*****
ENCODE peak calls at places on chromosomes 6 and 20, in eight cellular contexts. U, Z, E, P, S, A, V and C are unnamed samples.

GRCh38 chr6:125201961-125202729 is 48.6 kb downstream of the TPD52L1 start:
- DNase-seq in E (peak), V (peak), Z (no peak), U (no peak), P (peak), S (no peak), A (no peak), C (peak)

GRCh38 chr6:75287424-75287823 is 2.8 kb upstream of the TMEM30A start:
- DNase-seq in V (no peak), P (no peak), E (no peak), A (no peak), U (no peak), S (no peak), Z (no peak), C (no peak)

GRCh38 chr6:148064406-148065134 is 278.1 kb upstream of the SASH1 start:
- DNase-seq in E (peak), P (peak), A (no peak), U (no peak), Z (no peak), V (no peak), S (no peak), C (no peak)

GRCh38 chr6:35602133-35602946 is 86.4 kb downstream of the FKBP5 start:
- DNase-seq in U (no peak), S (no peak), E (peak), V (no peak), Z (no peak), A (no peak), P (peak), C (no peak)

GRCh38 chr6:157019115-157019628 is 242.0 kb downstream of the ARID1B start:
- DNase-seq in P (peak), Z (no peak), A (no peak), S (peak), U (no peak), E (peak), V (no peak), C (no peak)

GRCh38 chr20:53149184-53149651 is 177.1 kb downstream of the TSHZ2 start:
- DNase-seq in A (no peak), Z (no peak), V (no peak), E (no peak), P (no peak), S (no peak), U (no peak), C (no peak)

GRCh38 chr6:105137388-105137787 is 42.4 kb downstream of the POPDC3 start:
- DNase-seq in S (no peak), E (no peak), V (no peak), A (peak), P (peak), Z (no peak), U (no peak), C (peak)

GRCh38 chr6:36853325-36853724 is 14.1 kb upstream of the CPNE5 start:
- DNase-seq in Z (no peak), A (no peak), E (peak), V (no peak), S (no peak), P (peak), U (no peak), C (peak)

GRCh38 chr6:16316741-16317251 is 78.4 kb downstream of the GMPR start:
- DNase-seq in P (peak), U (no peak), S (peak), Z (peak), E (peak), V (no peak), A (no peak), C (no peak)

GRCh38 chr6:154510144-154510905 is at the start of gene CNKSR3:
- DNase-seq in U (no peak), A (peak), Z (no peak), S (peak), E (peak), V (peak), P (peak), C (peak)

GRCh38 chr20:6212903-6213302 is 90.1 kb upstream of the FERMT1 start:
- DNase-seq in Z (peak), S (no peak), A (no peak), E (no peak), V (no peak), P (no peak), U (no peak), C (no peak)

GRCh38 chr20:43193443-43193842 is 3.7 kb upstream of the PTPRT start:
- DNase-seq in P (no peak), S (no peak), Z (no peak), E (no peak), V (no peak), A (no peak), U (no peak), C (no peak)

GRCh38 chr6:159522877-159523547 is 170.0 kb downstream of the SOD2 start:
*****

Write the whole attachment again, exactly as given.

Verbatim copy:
ENCODE peak calls at places on chromosomes 6 and 20, in eight cellular contexts. U, Z, E, P, S, A, V and C are unnamed samples.

GRCh38 chr6:125201961-125202729 is 48.6 kb downstream of the TPD52L1 start:
- DNase-seq in E (peak), V (peak), Z (no peak), U (no peak), P (peak), S (no peak), A (no peak), C (peak)

GRCh38 chr6:75287424-75287823 is 2.8 kb upstream of the TMEM30A start:
- DNase-seq in V (no peak), P (no peak), E (no peak), A (no peak), U (no peak), S (no peak), Z (no peak), C (no peak)

GRCh38 chr6:148064406-148065134 is 278.1 kb upstream of the SASH1 start:
- DNase-seq in E (peak), P (peak), A (no peak), U (no peak), Z (no peak), V (no peak), S (no peak), C (no peak)

GRCh38 chr6:35602133-35602946 is 86.4 kb downstream of the FKBP5 start:
- DNase-seq in U (no peak), S (no peak), E (peak), V (no peak), Z (no peak), A (no peak), P (peak), C (no peak)

GRCh38 chr6:157019115-157019628 is 242.0 kb downstream of the ARID1B start:
- DNase-seq in P (peak), Z (no peak), A (no peak), S (peak), U (no peak), E (peak), V (no peak), C (no peak)

GRCh38 chr20:53149184-53149651 is 177.1 kb downstream of the TSHZ2 start:
- DNase-seq in A (no peak), Z (no peak), V (no peak), E (no peak), P (no peak), S (no peak), U (no peak), C (no peak)

GRCh38 chr6:105137388-105137787 is 42.4 kb downstream of the POPDC3 start:
- DNase-seq in S (no peak), E (no peak), V (no peak), A (peak), P (peak), Z (no peak), U (no peak), C (peak)

GRCh38 chr6:36853325-36853724 is 14.1 kb upstream of the CPNE5 start:
- DNase-seq in Z (no peak), A (no peak), E (peak), V (no peak), S (no peak), P (peak), U (no peak), C (peak)

GRCh38 chr6:16316741-16317251 is 78.4 kb downstream of the GMPR start:
- DNase-seq in P (peak), U (no peak), S (peak), Z (peak), E (peak), V (no peak), A (no peak), C (no peak)

GRCh38 chr6:154510144-154510905 is at the start of gene CNKSR3:
- DNase-seq in U (no peak), A (peak), Z (no peak), S (peak), E (peak), V (peak), P (peak), C (peak)

GRCh38 chr20:6212903-6213302 is 90.1 kb upstream of the FERMT1 start:
- DNase-seq in Z (peak), S (no peak), A (no peak), E (no peak), V (no peak), P (no peak), U (no peak), C (no peak)

GRCh38 chr20:43193443-43193842 is 3.7 kb upstream of the PTPRT start:
- DNase-seq in P (no peak), S (no peak), Z (no peak), E (no peak), V (no peak), A (no peak), U (no peak), C (no peak)

GRCh38 chr6:159522877-159523547 is 170.0 kb downstream of the SOD2 start: